(APPLICATION ABSTRACT): The Institute of Medicine (IOM) estimated that medical errors result in more than a million injuries and between 44,000 and 98,000 deaths each year. Physicians' working conditions may be an important contributing factor to the frequency and severity of iatrogenic errors. Hospital residents traditionally work 30- to 38-hour on-call shifts every two-to-four nights for months at a time, with work hours ranging from 80 to 110 hours a week. Laboratory and field data indicated that such extended duty shifts and long work weeks are associated with acute total sleep deprivation, chronic partial sleep deprivation, misalignment of circadian phase, and sleep inertia. These factors result in a deterioration of alertness and neurobehavioral performance of interns, which may lead to an increased risk of serious adverse events resulting in decreased patient safety. We plan to test the hypotheses that: 1) the minimum and mean duration of sleep obtained per night on-call will be significantly increased in hospital interns for whom a night float provides 10 hours of protected time for sleep during on-call nights when compared with those who are not provided night-float coverage; 2) medical error rates and the levels of subjective and objective indicators of fatigue of noncovered interns during the second half of their overnight call shifts will be significantly greater than in the same group of interns during the first half of their night-float-covered on-call shifts; and 3) patient safety, as measured by total medical errors and serious medical errors will be significantly improved by implementation of a night- float system. An intervention study is proposed to evaluate the efficacy of providing 10 hours of protected time for sleep in improving patient safety and reducing serious adverse events by alleviating alertness and performance deficits in interns associated with recurrent 30- to 38-hour on-call shifts. The proposed study should provide the evidence base on how resident work hours affect patient safety and thereby have important public policy implications related to graduate medical training of the approximately 100,000 medical and surgical residents in the United States who are the principal providers of health care in academic medical centers across America.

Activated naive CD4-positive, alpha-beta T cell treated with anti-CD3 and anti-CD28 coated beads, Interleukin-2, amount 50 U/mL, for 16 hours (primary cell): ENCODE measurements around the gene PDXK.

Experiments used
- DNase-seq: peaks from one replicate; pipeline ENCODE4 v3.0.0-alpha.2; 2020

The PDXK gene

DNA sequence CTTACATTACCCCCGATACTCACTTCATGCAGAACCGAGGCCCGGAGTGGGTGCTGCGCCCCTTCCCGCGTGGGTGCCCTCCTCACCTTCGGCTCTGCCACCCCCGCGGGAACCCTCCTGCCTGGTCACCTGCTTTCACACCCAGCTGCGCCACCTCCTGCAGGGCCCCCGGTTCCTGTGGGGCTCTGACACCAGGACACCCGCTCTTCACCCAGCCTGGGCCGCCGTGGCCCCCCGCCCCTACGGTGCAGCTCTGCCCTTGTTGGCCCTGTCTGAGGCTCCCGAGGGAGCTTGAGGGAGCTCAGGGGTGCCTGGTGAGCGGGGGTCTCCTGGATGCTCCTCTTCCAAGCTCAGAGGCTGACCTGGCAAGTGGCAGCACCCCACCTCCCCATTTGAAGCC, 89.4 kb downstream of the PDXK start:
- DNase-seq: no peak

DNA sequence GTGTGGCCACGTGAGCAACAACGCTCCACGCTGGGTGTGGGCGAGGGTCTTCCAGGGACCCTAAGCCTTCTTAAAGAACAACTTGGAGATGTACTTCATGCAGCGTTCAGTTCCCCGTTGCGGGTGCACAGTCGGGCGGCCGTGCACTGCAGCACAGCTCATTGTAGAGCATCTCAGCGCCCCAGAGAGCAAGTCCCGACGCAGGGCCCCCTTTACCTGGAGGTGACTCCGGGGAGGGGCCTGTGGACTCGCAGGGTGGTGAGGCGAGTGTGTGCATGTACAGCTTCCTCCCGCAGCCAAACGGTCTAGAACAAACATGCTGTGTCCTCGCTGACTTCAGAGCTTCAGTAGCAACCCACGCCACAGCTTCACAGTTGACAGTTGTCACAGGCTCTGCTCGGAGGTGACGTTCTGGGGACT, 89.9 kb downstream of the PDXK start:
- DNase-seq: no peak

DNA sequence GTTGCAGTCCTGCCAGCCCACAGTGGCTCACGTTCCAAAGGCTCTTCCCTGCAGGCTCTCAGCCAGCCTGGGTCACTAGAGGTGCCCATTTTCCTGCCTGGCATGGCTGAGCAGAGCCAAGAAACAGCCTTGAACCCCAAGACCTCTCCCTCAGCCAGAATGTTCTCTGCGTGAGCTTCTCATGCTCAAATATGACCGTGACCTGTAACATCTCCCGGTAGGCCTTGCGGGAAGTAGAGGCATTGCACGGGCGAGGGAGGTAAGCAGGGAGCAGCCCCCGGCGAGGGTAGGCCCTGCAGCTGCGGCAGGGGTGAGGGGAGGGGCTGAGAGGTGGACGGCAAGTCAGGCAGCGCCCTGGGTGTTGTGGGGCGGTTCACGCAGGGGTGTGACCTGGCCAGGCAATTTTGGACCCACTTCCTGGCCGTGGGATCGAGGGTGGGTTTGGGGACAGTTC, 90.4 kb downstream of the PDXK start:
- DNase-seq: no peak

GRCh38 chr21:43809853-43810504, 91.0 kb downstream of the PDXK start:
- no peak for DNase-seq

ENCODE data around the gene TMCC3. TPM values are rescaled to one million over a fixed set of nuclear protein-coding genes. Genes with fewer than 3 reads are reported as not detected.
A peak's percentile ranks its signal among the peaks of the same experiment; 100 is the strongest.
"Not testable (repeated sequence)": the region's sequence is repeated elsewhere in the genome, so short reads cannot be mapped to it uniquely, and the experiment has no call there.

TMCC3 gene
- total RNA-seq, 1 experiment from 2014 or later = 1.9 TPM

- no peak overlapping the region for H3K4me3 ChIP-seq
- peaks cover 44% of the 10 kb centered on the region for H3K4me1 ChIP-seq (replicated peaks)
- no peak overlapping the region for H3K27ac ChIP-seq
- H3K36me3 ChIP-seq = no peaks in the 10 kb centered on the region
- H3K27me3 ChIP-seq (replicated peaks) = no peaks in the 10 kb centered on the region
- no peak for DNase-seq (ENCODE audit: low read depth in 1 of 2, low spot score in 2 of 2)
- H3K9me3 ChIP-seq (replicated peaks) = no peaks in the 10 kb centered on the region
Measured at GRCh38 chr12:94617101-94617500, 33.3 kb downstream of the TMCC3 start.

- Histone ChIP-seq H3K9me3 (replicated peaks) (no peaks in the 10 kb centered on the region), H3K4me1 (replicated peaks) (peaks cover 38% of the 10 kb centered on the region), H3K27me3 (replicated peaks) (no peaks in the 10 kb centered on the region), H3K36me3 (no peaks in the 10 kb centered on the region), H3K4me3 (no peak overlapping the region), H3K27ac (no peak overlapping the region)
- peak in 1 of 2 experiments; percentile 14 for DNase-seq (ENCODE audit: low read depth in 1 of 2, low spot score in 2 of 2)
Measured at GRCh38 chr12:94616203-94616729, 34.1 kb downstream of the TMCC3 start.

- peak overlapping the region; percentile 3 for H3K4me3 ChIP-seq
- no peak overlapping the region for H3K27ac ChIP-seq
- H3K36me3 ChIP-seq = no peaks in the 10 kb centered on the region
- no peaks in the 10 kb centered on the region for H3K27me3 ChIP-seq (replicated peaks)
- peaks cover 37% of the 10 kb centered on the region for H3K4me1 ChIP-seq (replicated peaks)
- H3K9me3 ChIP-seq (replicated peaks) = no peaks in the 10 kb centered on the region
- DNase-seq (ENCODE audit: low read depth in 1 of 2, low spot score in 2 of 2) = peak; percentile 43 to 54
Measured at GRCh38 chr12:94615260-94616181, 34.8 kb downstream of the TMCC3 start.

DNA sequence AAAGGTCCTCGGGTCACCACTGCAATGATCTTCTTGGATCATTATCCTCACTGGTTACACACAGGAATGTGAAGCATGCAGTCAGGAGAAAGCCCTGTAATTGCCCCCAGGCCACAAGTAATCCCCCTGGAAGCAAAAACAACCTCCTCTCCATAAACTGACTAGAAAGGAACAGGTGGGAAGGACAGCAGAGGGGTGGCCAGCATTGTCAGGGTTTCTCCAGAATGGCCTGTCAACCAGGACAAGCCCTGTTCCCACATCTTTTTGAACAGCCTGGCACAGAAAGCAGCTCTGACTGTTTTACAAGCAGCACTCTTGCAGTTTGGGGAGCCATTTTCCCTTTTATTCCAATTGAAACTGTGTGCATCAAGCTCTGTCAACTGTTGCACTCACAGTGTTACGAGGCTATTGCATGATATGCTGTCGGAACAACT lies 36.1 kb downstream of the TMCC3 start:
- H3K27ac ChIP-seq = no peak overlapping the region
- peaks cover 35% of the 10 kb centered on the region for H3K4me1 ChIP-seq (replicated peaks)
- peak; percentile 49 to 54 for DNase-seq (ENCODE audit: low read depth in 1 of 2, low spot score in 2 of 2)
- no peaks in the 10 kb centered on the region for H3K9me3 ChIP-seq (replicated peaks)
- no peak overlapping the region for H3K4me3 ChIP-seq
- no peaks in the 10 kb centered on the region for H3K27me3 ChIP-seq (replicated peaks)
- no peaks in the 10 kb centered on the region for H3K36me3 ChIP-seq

National Institute of Health (NIH)
Agency for Healthcare Research and Quality (AHRQ)
Research Project (R01)
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Special Emphasis Panel (ZHS1-HSR-C (01))
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Hogan, Eileen
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Brigham and Women's Hospital
United States
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